Horse Question

Discussion in 'Other Pets & Livestock' started by Barnyard, Sep 2, 2009.

  1. Barnyard

    Barnyard Addicted to Quack

    Aug 5, 2007
    Southwest Georgia
    Someone is giving away a little Sorrel Filly. I have been talking back and fourth through email with the owner..... so she tells me this morning that the horse is cow-hocked/ sickle hocked. I was wondering if anybody on BYC had any experiance with this? Could you tell me a little more about it?
     
  2. bethinoklahoma

    bethinoklahoma Chillin' With My Peeps

    679
    0
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    Dec 18, 2008
    JONES, OK
    I do not... I do know that it depends on how bad it is.... Have you seen for yourself yet ? Try and get some video and try again with that in hand....
    Good Luck... free maybe a red flag...;o) but maybe not right now as horse's seem to still be on the lower side.
     
  3. Barnyard

    Barnyard Addicted to Quack

    Aug 5, 2007
    Southwest Georgia
    I have not seen her yet, but the owner told me I could come and see her for my self anytime I am ready. I did respond to her last email and ask how bad it is, so maybe she will be honest enough to tell me the truth. She did atleast tell me upfront that she is cowhocked..... I was also thinking that "free" doesn't alway's mean Healthy.....
     
  4. Cara

    Cara Chillin' With My Peeps

    Aug 30, 2007
    NM
    It depends on the degree of the problem. Quarter horses have a tendency towards being slightly cow hocked and it doesn't usually affect them if it's mild. Slightly cow-hocked horses might not be suited to very demanding athletic sports, as they typically have more difficulty turning or stopping quickly, and uneven pressure on their hocks may give them problems with time. A severely cow hocked horse will have soundness issues and may be unrideable.

    If it's a free filly and they thought it important to mention, it probably is a more serious case, ie. a companion horse/pasture pal rather than a riding horse.
     
    Last edited: Sep 2, 2009
  5. 19hhbelgian

    19hhbelgian Pigs DO Fly!!

    Apr 9, 2009
    New Tripoli PA
    Honestly, free isn't always terrible either. It seriously depends on how badly cow-hocked she is. Draft horses for example are "made" that way for more stability and pulling power. As long as it isn't extreme she should be ok, but the extent of it obviously has to be observed first. It also depends on what you want her for. Just simple pleasure riding or high impact? Get some pics and post them, then we can give a good answer [​IMG]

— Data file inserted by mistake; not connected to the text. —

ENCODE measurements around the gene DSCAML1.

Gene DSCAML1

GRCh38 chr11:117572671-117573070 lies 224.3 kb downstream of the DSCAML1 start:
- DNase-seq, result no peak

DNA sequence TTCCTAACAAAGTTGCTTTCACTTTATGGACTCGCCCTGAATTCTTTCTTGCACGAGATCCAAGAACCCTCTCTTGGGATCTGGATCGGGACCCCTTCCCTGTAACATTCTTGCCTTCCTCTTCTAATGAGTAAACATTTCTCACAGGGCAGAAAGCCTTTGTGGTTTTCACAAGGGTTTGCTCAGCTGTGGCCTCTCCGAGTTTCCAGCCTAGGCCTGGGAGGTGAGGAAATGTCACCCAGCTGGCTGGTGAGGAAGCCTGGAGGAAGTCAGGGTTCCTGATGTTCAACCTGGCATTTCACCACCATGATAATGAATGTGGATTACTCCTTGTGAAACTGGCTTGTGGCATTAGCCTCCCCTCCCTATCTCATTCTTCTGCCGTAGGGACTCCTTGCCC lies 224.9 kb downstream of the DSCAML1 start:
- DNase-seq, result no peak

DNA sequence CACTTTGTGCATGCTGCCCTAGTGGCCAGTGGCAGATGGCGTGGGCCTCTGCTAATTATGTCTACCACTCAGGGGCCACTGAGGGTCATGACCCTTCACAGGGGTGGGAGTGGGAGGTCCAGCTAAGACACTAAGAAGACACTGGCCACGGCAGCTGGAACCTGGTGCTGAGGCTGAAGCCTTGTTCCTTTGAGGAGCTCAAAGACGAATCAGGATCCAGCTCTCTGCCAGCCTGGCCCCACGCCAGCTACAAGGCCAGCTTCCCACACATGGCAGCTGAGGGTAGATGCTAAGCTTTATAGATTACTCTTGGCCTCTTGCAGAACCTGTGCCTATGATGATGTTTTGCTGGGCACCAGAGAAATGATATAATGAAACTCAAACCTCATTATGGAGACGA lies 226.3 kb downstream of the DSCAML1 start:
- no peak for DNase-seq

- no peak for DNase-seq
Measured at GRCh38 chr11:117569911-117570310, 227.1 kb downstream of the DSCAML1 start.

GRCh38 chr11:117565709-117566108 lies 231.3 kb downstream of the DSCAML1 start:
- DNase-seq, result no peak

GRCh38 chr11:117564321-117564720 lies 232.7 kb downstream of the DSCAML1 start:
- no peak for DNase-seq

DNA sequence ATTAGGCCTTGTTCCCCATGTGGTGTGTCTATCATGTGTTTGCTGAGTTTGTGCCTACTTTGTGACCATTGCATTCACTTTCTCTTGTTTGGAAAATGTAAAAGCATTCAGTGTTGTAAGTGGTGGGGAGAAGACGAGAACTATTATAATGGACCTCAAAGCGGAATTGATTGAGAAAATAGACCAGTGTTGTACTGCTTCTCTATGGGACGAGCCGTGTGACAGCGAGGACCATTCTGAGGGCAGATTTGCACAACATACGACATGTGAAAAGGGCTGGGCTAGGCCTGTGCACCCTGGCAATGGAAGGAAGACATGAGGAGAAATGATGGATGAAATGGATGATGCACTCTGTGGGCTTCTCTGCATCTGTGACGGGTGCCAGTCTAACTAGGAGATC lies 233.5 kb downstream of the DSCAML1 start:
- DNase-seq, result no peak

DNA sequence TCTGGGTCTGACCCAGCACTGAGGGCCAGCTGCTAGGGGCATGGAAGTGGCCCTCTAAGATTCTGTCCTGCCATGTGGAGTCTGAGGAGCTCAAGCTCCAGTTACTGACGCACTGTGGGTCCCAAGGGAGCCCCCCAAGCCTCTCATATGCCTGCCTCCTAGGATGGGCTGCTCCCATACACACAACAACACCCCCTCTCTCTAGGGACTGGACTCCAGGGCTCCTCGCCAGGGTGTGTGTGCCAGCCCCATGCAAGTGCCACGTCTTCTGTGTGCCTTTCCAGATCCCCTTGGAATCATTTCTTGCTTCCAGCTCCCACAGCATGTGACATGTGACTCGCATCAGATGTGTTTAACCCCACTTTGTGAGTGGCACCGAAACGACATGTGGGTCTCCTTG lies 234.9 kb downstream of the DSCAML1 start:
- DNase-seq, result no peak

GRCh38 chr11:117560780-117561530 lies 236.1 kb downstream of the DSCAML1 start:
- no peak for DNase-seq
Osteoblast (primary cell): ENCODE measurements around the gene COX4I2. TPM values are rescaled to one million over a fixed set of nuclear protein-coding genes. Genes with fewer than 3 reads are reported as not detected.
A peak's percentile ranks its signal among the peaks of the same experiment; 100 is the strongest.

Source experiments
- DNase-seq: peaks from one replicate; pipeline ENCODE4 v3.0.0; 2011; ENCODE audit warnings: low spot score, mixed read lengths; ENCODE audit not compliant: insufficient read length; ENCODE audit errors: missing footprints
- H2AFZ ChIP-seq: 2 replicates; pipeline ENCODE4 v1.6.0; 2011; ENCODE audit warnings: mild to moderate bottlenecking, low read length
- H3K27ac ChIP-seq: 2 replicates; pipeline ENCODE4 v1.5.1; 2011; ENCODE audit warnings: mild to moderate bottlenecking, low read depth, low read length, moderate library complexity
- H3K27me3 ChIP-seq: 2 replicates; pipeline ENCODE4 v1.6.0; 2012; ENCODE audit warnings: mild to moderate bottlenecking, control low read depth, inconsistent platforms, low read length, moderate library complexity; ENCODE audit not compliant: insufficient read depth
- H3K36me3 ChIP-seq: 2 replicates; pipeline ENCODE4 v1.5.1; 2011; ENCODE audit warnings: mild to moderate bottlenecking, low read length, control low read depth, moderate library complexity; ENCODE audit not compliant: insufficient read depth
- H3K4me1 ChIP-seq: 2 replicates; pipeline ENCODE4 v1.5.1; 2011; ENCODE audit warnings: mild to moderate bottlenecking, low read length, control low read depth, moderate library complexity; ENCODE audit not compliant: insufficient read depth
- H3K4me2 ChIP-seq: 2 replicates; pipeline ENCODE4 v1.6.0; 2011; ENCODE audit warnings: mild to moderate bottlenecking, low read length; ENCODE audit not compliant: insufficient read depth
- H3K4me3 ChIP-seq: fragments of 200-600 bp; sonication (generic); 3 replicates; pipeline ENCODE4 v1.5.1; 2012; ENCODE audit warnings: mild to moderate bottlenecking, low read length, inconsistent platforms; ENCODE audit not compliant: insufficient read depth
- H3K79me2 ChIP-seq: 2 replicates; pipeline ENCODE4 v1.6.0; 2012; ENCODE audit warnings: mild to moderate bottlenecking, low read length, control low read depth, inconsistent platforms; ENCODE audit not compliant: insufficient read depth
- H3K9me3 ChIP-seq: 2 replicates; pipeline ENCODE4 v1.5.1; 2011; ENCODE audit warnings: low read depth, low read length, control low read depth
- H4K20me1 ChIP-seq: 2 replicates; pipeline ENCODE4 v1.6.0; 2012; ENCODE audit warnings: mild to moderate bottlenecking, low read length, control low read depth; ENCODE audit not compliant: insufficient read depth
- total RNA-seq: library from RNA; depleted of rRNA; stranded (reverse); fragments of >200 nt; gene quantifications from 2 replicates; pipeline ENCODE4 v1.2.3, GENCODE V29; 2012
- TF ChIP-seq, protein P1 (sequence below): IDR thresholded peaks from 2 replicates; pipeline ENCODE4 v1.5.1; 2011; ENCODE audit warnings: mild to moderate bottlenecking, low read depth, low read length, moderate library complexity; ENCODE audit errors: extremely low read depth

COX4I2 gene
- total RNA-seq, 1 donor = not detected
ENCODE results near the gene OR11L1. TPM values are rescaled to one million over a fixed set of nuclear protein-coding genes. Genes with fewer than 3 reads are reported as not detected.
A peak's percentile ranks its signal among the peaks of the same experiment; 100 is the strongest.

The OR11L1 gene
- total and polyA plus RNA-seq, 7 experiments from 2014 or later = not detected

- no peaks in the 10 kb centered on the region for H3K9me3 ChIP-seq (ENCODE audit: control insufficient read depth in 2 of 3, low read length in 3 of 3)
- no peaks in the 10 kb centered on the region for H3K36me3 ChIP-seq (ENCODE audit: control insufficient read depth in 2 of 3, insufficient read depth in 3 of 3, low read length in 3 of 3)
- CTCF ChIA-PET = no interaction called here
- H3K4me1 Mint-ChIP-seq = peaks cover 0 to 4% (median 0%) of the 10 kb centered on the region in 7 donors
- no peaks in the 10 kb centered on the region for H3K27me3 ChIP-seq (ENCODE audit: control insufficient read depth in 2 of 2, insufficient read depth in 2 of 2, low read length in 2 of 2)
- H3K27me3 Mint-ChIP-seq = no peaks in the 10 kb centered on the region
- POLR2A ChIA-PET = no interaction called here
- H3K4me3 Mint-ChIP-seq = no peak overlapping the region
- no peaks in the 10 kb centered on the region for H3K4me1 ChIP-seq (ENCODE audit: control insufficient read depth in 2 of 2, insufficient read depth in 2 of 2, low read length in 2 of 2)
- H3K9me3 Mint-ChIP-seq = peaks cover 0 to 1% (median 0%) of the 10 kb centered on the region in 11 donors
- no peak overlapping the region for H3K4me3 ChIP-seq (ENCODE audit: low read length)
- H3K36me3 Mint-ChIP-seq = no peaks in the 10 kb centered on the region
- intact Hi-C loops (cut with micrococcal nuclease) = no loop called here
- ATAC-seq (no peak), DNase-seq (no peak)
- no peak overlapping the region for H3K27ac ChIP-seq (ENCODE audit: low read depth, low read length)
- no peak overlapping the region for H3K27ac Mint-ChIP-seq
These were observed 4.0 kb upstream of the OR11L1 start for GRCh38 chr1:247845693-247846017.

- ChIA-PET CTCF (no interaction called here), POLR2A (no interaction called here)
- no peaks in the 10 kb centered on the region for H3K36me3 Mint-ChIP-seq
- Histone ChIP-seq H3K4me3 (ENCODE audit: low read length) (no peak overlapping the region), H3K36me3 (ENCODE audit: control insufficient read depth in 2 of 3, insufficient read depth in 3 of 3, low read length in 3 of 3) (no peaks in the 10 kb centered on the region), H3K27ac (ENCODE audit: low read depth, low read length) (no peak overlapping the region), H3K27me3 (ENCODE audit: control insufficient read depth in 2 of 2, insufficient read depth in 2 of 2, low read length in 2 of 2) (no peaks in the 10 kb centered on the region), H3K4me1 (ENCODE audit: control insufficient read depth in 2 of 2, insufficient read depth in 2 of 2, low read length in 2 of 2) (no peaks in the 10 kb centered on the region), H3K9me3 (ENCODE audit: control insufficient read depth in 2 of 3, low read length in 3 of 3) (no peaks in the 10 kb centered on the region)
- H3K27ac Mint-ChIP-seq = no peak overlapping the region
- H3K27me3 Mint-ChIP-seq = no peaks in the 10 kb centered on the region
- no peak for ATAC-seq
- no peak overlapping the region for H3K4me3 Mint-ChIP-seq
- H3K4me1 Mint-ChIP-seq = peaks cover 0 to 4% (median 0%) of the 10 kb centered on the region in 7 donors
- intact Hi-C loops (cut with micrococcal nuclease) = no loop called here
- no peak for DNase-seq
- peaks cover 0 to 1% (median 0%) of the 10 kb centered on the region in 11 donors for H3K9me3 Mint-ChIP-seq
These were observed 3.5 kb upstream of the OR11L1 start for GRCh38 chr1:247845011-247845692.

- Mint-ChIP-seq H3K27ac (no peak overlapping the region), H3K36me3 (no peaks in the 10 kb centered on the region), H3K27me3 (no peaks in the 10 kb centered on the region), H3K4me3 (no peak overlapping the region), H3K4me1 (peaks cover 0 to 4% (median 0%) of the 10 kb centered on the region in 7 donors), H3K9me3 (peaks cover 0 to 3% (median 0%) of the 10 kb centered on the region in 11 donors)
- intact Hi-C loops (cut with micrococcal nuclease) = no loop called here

6. Cara

    Cara Chillin' With My Peeps

    Aug 30, 2007
    NM
    How old is the filly? Is she cow hocked or sickle hocked or both?
     
    Last edited: Sep 2, 2009
  7. Barnyard

    Barnyard Addicted to Quack

    Aug 5, 2007
    Southwest Georgia
    I would be getting her just for pleasure riding. Not sure how old she is I am waiting on another email... I will find out though. Cara, she told me that she was cow-hocked.....I was told by someone else that cow hocked and sickle hocked were the same thing....What is the difference??



    ETA: Just went back and read through the emails, she is 6 months old.
     
    Last edited: Sep 2, 2009
  8. joedie

    joedie Chillin' With My Peeps

    Mar 17, 2009
    SW Indiana
    They are not the same thing! Cow hocked is when the hocks are not straight and go towards the middle when looking at them from behind. Sickle hocked is when you look at them from the side and the hock appears to protrude backwards.
     
  9. Cara

    Cara Chillin' With My Peeps

    Aug 30, 2007
    NM
    A sickle-hocked horse has too much angle in the hock. Their leg will often stand directly under their hip. In a cow-hocked horse the hocks point in towards each other when observed from behind. They are quite different, and it is possible to have both problems in one horse (in which case i'd run!).

    Sickle hocked:

    [​IMG]

    Cow hocked:

    [​IMG]

    Ideal:

    [​IMG]
     
  10. Cara

    Cara Chillin' With My Peeps

    Aug 30, 2007
    NM
    Is she's 6 months it's kind of a tough call. Sometimes they outgrow it, but then if it is particularly pronounced at that age it might get worse/stay that way. I guess utlimately it depends on whether you like the filly's personality and want to take the chance. Finding a horse with perfect conformation and a perfect mind is almost impossible. I'd take an ugly horse with a good mind over a pretty one that's rotten, but at the same time you want a horse that is going to stay sound.
     

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